‘That feeling is very widely held: there are 3 million members of the
    National Trust, a million in the RSPB, and just under that number in
    local wildlife trusts the length and breadth of the land.’

    Those are principally middle-class romanticised versions of ‘Englishness’ of the early 20th century, propounded by Colls/Dodds. The countryside (and parks) are the lungs of urban people, if they can manage to get to or are allowed there. It’s a matter of priorities. There’s no point in a romanticised ‘sense of place’ if you inhabit an area of inner city deprivation. I really fear for this line of suggestions for policy.

  • Dave Postles

    ‘That feeling is very widely held: there are 3 million members of the
    National Trust, a million in the RSPB, and just under that number in
    local wildlife trusts the length and breadth of the land.’

    Those are principally middle-class romanticised versions of ‘Englishness’ of the early 20th century, propounded by Colls/Dodds. The countryside (and parks) are the lungs of urban people, if they can manage to get to or are allowed there. It’s a matter of priorities. There’s no point in a romanticised ‘sense of place’ if you inhabit an area of inner city deprivation. I really fear for this line of suggestions for policy.

  • Dave Postles

    ‘That feeling is very widely held: there are 3 million members of the
    National Trust, a million in the RSPB, and just under that number in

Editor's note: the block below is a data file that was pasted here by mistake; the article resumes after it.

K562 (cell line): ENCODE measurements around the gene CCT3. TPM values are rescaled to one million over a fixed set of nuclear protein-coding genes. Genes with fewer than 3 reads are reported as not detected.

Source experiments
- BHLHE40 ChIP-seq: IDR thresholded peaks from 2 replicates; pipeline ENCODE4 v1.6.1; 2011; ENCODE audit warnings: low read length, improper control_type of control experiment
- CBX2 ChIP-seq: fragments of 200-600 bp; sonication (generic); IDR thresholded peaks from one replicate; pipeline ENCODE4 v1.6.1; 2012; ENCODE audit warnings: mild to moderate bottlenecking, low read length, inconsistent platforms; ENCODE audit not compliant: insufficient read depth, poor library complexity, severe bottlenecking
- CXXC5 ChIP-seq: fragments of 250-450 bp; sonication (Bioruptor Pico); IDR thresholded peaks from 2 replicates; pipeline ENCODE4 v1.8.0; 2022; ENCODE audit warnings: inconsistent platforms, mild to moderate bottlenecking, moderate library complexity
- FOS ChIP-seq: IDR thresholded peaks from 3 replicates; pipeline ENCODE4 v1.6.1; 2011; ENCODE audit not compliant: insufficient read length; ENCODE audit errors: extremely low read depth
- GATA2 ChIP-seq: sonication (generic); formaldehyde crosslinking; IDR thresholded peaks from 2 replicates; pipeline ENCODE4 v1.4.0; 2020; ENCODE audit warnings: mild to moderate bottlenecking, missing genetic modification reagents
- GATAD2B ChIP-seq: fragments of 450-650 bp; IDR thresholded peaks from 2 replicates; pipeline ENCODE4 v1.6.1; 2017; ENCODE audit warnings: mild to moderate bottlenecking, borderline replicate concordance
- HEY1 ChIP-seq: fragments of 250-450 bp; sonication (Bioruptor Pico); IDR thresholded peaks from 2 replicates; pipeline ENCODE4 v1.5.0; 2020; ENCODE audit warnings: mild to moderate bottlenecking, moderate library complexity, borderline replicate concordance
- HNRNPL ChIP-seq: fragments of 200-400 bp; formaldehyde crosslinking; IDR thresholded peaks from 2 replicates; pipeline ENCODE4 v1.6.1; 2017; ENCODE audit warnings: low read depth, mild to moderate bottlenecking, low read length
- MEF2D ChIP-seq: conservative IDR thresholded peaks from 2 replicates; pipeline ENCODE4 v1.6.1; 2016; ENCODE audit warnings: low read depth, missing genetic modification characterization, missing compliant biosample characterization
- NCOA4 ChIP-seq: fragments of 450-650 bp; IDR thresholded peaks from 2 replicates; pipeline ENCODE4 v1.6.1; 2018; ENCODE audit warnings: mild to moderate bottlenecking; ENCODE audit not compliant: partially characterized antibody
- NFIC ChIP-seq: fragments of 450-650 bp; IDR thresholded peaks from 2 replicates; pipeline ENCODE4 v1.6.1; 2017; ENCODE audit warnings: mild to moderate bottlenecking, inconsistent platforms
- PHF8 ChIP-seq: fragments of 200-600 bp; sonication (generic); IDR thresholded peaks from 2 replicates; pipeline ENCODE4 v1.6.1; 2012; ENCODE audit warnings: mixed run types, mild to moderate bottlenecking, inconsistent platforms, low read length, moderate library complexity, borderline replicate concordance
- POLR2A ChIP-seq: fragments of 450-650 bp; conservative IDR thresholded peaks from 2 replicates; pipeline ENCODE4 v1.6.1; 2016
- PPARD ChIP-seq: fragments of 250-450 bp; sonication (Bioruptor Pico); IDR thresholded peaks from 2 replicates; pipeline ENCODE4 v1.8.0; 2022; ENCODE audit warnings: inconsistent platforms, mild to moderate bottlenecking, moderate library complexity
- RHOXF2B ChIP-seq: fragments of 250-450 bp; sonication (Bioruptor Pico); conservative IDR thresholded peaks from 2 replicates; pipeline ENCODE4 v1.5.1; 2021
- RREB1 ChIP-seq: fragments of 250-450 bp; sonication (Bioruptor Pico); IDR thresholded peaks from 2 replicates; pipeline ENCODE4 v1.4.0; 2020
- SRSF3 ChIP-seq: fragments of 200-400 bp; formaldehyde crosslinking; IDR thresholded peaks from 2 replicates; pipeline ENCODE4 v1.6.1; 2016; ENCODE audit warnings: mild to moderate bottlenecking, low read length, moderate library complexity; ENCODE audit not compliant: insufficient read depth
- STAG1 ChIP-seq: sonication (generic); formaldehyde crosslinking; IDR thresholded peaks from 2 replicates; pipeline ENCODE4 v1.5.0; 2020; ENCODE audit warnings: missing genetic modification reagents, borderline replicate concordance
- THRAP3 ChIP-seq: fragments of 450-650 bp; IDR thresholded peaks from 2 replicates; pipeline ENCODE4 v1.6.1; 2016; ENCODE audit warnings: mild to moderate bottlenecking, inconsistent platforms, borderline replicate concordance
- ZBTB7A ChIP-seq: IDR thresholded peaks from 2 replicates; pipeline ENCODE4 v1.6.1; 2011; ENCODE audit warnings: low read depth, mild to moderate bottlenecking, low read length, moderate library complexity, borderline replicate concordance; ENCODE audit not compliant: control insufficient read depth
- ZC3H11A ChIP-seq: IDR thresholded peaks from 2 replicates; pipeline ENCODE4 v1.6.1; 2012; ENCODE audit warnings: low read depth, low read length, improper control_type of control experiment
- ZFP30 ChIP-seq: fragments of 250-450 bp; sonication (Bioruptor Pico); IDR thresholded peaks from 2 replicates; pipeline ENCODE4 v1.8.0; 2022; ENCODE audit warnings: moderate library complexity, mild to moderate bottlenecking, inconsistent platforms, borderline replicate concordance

local wildlife trusts the length and breadth of the land.’

    Those are principally middle-class romanticised versions of ‘Englishness’ of the early 20th century, propounded by Colls/Dodds. The countryside (and parks) are the lungs of urban people, if they can manage to get to or are allowed there. It’s a matter of priorities. There’s no point in a romanticised ‘sense of place’ if you inhabit an area of inner city deprivation. I really fear for this line of suggestions for policy.

  • Dave Postles

    ‘That feeling is very widely held: there are 3 million members of the
    National Trust, a million in the RSPB, and just under that number in
    local wildlife trusts the length and breadth of the land.’

    Those are principally middle-class romanticised versions of ‘Englishness’ of the early 20th century, propounded by Colls/Dodds. The countryside (and parks) are the lungs of urban people, if they can manage to get to or are allowed there. It’s a matter of priorities. There’s no point in a romanticised ‘sense of place’ if you inhabit an area of inner city deprivation. I really fear for this line of suggestions for policy.

    • Hi Dave, this article doesn’t emphasise a “middle-class romanticised version of ‘Englishness'” – it would seem you are positing your own prejudices there. The theme in terms of nationality is about Britishness. Likewise what is the contradiction between love of country and nature and dealing with problems of inner city [email protected]:disqus

  • Quiet_Sceptic

    I despair at this article, rather than a realistic analysis the old strawman is wheeled out; the evil neoliberal economic forces destroying our institutions and our countryside.

    I have a strong sense of place, I know my home town and I know what has been the driving force transforming it over the past 40 years; 2 words – POPULATION GROWTH.

    It started as a compact little town, then government (more socialist than neo-liberal) decided that urban expansion was required to accommodate the London overspill, to help solve London’s housing problems. Not in itself a bad suggestion but it meant a lot of new ring roads were built over the countryside, new housing estates, new industrial parks and tens of thousands of Londoners moved North to a better future.